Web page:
##### 2.6.2 Variability of Porous Parameter Values

For the average adult the normal blood volume in the liver equals about one third of its mass [63] or 450 ml. However, experiments in cats have shown that the liver can account for up to 400 ml of additional blood per kg of liver and rapidly expel half of the stored blood from the liver [63, 64]. Concordantly, [12] states that the human liver can occasionally store up to 0.5–1 L of additional blood in the hepatic vein and sinusoids. Using ultrasonic measurements [65] found mean diurnal variations of 17% in human liver volume. Recently [66], found that mice liver volume oscillates with the feeding and circadian cycle, gaining and loosing 34% each day. Furthermore, fibrosis and cirrhosis have been shown to change the capillarization and thus the porous microstructure of the liver [67–69]. For harmonic ultrasound elastography, [70] found that water uptake leads to a change in the hepatic shear wave velocity. They conclude that the shear wave speed is most likely related to a change in vascular load after water intake. These blood volume variations on short timescales for a single organism as well as pathologic changes due to liver disease influence the shear wave speed as predicted by poro-visco-elastic theory. They notably alter the porosity and permeability parameters in Biot’s model. Furthermore, the higher the porosity, the more Biot’s model becomes sensitive to the fluid viscosity. Our research revealed few studies reporting the tortuosity of the liver pore space. For rat liver sinusoids it was found to be 1.04–1.11 by [71].

The above cited studies give the range of available literature values for the porous parameters of the liver and will serve as input to the analytic modeling of the liver as a poro-visco-elastic solid in Section 3.2. Table 1 summarizes the porous and elastic parameter values reported for the liver.

**TABLE 1**. Literature values for the poro-elasatic parameters of the liver. *ϕ* is porosity, *κ* is permeability, *η* is viscosity, *α* is tortuosity, *E* is Young’s modulus and *ν* is Poisson’s ratio. The different groups focus on different applications and use different approximations and assumptions, partly explaining the large variability of values. The most crucial point when refering to literature values with regards to elastography is if the microcirculation only or the meso- and macro-circulation are considered. The liver lobule model seems to focus on single lobules and micro-circulation in most of the literature we reviewed. For detailed description of measurements, approximations and error estimations, please see the provided references.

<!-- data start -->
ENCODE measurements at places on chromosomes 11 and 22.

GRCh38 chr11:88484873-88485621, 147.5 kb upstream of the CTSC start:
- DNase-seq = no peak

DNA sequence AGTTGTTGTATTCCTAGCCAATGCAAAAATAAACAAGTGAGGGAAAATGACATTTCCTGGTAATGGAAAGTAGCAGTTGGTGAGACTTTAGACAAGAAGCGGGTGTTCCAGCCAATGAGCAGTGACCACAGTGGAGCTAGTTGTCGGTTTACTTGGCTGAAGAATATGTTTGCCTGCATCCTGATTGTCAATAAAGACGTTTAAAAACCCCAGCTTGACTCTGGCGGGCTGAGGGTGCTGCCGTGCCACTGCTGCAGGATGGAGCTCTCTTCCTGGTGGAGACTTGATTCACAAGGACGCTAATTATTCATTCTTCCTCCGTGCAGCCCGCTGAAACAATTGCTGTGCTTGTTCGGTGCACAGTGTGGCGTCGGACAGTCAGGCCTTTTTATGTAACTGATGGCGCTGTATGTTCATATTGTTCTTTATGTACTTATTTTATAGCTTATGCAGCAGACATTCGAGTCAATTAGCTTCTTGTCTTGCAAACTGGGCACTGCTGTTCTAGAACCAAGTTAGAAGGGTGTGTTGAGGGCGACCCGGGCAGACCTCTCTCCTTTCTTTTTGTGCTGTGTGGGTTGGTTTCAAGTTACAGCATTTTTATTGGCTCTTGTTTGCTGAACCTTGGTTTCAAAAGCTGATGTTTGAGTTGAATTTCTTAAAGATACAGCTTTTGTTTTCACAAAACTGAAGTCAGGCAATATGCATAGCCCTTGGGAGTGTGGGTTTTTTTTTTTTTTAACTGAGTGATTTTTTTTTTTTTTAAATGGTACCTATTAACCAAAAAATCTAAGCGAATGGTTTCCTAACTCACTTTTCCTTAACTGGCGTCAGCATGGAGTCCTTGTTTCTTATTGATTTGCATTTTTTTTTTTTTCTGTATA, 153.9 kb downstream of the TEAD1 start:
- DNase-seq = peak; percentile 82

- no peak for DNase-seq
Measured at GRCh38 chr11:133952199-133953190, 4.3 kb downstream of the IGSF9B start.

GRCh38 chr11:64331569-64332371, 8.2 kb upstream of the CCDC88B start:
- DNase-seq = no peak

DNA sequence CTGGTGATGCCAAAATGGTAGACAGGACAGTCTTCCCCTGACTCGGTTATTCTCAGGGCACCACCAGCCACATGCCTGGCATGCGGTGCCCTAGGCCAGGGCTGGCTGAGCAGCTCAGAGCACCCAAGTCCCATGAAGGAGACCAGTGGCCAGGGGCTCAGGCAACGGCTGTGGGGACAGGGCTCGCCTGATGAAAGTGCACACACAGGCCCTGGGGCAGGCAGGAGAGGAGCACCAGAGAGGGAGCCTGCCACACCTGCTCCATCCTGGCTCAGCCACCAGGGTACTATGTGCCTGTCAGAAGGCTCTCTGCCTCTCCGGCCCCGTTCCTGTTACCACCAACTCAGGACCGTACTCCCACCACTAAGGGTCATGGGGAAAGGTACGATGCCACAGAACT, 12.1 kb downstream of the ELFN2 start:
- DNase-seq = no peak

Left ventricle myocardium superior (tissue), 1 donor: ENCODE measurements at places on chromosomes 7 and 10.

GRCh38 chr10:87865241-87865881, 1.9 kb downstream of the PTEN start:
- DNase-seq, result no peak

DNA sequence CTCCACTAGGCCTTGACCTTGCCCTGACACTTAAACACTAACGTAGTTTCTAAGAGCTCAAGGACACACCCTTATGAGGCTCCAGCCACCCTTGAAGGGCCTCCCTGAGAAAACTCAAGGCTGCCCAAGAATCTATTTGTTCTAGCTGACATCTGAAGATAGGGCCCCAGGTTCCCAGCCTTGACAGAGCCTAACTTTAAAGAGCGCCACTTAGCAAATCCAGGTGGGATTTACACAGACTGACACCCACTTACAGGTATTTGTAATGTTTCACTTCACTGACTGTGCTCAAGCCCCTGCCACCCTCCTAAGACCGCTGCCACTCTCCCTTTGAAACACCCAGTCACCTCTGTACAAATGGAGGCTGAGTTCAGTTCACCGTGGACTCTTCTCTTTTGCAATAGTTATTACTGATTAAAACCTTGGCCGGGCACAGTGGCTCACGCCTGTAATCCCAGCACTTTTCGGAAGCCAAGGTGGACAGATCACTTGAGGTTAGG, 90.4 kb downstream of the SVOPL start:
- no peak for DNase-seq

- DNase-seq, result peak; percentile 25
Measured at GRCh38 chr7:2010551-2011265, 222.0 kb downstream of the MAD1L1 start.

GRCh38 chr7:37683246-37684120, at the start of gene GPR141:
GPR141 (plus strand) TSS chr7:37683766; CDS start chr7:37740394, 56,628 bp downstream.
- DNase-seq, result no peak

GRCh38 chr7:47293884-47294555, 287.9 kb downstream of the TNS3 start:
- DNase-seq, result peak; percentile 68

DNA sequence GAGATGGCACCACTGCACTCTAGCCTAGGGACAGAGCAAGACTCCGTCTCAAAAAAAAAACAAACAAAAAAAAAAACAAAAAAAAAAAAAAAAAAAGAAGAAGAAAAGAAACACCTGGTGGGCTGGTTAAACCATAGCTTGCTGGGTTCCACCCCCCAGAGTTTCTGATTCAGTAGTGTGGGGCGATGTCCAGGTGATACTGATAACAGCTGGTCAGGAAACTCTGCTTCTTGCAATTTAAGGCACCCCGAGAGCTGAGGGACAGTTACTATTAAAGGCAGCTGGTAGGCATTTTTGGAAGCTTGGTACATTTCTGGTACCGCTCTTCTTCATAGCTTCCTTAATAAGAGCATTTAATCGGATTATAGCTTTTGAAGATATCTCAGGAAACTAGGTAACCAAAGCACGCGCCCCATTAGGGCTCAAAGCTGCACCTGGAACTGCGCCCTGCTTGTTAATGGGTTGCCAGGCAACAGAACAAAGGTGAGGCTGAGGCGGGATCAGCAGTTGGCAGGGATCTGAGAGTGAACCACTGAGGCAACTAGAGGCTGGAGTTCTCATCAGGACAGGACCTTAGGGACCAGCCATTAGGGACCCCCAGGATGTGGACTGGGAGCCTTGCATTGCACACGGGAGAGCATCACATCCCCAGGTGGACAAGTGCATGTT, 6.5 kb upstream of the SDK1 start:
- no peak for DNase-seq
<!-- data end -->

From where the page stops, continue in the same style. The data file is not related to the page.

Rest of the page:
##### 2.6.3 Permeability Calculation

The permeability of a porous sample with tubular pores of a single fixed radius *r* is given as [79]:

Following [80], a more realistic permeability can be calculated as:

where *a*_{μ} is the mean radius of capillary tubes and *f*(*a*) is the probability distribution density function of the tube radius. In Section 4.3.1, we use Eq. 11 to calculate the permeability of the liver corrosion cast of [57].

##### 2.6.4 Poro-Visco-Elastic Liver Model

In Section 3.2, we analytically model how the shear wave dispersion in the liver is influenced by the porosity and fluid phase in the poro-visco-elastic wave propagation model. The liver is regarded as a homogeneous solid saturated by a Newtonian fluid according to Biot’s theory ( [31, 55]. We compare these analytic curves of a hypothetical liver with some exemplary literature values of *in vivo* elastography measurements. The measurements are displayed in Figure 4 and stem from Figure 1 of [81]. The data was read off manually by taking seven and nine points from the experimental curves for the F1 and F3 curve, respectively. Finally, we compare the results to a best fit of the experimental results with Voigt’s model. The poro-visco-elastic modeling is equivalent to the melamine foam modeling presented in Section 2.5.2. However, the foam parameters are now replaced by liver values from the literature.